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J. Neil Schulman on...How to Talk to God

GARY YORK:  How should one talk to God?


J. NEIL SCHULMAN:  Maybe this will help.
Get somewhere you're sure no one can overhear you. In the Sermon on the Mount, Jesus recommended using a closet for praying.


I think any room with a lockable door -- or somewhere isolated and remote -- might work. For an atheist trying this as an experiment, isolation limits the embarrassment factor, and you can always tell yourself it's not praying but just a form of meditation or a creative exercise or an experiment or anything that makes you less uncomfortable.
Next. Forget everything you've been taught about how to pray. You feel more comfortable jumping up and down on one foot or laying back and looking at the stars, or whatever, do it, if it helps. You don't have to be on your knees. You don't have to simulate the posture of a praying mantis. You don't have to use "theeís" and "thouís." You donít have to ask for anything or make any confessions or apologies.
Then just start talking, as if you're dictating a letter. Say whatever the heck is on your mind. Ask the questions youíve always wondered about. Pretend you're applying for a job or a loan or a college admission.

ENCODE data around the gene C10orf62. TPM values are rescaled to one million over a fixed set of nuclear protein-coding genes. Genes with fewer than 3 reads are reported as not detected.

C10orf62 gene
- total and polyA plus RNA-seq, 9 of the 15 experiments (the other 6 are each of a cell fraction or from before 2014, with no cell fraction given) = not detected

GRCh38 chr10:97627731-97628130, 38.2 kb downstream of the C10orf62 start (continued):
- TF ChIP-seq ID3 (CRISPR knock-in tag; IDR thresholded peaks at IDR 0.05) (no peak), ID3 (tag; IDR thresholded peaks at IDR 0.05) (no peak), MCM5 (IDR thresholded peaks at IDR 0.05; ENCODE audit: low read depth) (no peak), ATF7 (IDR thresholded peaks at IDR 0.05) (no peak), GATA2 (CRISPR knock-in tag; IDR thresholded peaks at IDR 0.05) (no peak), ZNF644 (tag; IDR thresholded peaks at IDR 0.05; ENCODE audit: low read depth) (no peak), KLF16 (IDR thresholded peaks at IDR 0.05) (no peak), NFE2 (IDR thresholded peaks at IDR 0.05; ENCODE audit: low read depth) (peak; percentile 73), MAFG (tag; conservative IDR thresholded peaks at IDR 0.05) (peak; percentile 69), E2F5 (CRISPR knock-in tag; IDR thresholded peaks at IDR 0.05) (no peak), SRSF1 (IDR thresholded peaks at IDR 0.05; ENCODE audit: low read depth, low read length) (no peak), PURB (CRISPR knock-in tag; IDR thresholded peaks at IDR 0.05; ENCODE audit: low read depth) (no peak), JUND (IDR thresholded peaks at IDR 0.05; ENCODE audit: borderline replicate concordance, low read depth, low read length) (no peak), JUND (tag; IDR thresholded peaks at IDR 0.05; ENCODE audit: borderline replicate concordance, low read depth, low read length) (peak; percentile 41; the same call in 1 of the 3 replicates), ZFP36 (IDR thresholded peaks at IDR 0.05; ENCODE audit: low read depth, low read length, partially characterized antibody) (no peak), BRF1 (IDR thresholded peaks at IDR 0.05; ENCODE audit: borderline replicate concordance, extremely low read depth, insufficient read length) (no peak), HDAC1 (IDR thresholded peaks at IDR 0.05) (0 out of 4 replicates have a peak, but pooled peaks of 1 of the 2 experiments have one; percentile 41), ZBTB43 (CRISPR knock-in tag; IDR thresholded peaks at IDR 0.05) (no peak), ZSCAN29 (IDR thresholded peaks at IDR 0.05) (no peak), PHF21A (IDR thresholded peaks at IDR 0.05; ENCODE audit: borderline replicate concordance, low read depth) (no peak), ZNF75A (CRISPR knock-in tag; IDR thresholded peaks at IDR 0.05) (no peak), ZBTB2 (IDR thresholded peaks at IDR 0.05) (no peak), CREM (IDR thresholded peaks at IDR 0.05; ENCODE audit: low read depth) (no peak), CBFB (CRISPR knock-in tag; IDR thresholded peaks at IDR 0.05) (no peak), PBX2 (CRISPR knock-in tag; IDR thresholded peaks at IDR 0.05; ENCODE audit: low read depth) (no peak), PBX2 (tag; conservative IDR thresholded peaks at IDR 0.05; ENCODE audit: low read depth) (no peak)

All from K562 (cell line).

I don't know in what form the response will come, or how long it will take, or how many times you have to do this before you connect (in fact, one of the questions I wonder about is whether God has voicemail of a sort and how often he checks stored messages) but I'm pretty sure you'll eventually get a response.


GARY YORK:  Having read Rand and Heinlein for years I felt intellectually inoculated against kooky God stuff.  Wonít that be a real problem for me if I try to talk to God now?


J. NEIL SCHULMAN:  No.  Being a fan of Rand and Heinlein puts you so far ahead in conceptual mapping that it should make the conversation quite direct. A reading of Rand and Heinlein provides excellent paradigms, thought experiments, brain exercise, intellectual Drano. God may live forever but he's a busy man and is not adverse to saving time.


GARY YORK:  I've tried talking to God but never heard anything back.


J. NEIL SCHULMAN:  Maybe the problem isnít that God isnít answering but that youíre wearing earplugs. The first question anyone has to ask when wondering about a possible response to a prayer is: what should I identify as the answer?


Most people don't even realize the spam filters they have in place. A lot of atheists are atheists because anything originating from a source labeled "God" or containing a long list of banned words like "soul," "heaven," salvation," etc go directly into the bulk mail folder and get deleted without examination.


Back to Gary York's interview with J. Neil Schulman






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